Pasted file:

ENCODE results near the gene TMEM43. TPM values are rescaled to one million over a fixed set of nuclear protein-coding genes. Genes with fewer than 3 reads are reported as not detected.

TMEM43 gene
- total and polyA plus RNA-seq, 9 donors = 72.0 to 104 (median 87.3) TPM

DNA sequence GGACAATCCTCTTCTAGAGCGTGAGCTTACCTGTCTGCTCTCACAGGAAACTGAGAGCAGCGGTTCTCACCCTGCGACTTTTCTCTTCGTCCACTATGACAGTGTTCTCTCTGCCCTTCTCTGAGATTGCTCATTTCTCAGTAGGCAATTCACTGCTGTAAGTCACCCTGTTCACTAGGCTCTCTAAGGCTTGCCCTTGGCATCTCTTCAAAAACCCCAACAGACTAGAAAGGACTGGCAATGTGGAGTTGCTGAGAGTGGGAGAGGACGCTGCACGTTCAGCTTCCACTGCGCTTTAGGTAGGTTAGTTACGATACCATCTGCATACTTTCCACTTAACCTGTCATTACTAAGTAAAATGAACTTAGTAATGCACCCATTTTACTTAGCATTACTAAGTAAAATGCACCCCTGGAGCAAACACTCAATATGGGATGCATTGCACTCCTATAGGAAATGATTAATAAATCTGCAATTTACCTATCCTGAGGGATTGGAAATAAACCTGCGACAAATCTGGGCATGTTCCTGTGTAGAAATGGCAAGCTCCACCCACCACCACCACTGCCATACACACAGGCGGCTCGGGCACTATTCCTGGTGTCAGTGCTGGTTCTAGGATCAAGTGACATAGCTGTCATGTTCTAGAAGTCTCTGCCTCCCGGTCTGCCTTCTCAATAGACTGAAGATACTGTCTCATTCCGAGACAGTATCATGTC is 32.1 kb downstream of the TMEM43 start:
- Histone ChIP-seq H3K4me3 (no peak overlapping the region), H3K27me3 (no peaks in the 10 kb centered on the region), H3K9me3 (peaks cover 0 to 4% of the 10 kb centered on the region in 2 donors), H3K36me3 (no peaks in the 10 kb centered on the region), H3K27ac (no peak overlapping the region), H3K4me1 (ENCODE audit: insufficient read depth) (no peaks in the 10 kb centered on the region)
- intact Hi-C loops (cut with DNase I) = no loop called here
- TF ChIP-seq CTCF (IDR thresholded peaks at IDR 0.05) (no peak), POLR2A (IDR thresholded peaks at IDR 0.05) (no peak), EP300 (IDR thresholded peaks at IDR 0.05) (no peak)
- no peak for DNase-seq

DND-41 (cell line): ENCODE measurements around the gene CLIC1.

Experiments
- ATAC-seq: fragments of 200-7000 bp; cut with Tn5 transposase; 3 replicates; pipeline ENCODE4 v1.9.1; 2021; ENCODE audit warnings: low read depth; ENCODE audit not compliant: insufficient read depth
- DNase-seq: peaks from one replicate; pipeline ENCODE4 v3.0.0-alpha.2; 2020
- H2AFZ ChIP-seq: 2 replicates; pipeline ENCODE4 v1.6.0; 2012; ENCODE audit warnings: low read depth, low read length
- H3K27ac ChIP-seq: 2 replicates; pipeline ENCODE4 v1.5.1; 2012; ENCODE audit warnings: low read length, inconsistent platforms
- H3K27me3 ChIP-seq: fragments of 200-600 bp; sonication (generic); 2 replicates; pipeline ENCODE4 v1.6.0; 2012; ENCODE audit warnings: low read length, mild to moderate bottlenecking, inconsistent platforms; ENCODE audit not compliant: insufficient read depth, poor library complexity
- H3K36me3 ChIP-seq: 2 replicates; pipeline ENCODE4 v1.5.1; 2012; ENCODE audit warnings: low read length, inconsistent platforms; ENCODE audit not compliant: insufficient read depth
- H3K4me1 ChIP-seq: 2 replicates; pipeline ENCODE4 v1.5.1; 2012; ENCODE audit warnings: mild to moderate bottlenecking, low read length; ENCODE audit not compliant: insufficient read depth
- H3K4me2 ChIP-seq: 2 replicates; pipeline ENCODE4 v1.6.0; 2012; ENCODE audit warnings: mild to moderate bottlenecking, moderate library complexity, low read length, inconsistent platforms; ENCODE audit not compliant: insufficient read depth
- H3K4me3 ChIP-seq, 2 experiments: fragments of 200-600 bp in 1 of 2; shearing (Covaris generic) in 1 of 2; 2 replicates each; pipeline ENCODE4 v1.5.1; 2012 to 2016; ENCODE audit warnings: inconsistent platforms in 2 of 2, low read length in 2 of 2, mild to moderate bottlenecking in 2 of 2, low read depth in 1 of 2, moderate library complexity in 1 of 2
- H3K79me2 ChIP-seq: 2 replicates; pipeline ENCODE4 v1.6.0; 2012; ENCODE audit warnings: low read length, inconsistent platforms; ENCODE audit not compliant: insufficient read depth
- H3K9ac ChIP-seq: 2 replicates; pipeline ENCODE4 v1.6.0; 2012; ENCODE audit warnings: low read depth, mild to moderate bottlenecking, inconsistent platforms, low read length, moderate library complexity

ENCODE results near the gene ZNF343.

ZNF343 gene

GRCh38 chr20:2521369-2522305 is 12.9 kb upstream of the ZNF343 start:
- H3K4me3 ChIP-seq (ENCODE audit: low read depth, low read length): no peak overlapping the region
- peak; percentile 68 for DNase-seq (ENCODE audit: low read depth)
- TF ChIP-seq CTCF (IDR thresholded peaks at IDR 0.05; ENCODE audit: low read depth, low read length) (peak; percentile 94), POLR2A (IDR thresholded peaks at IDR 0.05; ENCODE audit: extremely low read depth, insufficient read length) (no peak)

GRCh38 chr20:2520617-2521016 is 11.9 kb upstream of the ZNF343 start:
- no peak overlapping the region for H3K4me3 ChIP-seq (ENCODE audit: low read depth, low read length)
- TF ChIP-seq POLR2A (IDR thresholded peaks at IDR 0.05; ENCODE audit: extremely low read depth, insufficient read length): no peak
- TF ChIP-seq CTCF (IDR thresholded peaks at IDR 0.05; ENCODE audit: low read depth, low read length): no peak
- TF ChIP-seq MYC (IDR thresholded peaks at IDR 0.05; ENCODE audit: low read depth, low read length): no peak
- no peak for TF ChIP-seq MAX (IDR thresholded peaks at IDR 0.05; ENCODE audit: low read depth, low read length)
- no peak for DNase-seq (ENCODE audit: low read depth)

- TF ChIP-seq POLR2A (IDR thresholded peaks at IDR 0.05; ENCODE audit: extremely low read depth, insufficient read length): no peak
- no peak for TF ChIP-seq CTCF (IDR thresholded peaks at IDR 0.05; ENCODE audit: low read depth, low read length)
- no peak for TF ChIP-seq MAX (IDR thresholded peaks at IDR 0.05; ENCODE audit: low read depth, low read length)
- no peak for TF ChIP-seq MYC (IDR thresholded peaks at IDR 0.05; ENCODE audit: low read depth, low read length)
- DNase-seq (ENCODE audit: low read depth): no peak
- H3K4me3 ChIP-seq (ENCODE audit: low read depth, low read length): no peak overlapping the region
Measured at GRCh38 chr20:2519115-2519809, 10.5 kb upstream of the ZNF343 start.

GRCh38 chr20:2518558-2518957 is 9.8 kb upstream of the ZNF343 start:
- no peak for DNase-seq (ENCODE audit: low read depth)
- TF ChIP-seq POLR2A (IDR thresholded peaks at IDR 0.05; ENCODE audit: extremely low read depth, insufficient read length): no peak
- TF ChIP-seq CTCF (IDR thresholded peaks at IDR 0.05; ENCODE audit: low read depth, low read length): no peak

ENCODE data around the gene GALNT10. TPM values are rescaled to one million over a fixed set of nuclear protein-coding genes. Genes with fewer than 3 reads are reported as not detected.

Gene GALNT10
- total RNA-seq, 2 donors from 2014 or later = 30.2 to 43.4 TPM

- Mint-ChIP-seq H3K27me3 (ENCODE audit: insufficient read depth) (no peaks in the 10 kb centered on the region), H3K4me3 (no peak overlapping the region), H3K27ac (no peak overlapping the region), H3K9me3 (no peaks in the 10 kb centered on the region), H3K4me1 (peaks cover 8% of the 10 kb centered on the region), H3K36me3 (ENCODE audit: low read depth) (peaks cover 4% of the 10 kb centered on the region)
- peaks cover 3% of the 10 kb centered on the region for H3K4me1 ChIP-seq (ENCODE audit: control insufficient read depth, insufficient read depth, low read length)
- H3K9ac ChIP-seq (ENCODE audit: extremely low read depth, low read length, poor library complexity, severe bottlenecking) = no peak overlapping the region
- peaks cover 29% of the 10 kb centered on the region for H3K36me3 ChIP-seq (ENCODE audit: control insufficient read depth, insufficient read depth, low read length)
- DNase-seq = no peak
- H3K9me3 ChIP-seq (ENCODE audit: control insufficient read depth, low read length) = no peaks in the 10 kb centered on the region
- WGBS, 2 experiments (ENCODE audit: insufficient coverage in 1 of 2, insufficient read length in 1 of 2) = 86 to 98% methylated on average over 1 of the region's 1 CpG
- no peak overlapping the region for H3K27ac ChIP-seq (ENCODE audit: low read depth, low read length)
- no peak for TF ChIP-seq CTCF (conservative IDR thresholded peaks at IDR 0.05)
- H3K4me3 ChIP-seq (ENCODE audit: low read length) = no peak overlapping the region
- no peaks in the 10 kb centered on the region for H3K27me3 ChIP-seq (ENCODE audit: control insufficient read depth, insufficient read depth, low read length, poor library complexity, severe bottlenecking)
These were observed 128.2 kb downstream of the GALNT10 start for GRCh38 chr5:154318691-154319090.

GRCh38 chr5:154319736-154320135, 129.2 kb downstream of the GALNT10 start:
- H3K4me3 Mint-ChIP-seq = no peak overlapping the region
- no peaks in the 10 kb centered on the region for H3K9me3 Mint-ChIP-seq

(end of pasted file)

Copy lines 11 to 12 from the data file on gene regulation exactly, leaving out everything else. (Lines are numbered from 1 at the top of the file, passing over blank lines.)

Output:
- ATAC-seq: fragments of 200-7000 bp; cut with Tn5 transposase; 3 replicates; pipeline ENCODE4 v1.9.1; 2021; ENCODE audit warnings: low read depth; ENCODE audit not compliant: insufficient read depth
- DNase-seq: peaks from one replicate; pipeline ENCODE4 v3.0.0-alpha.2; 2020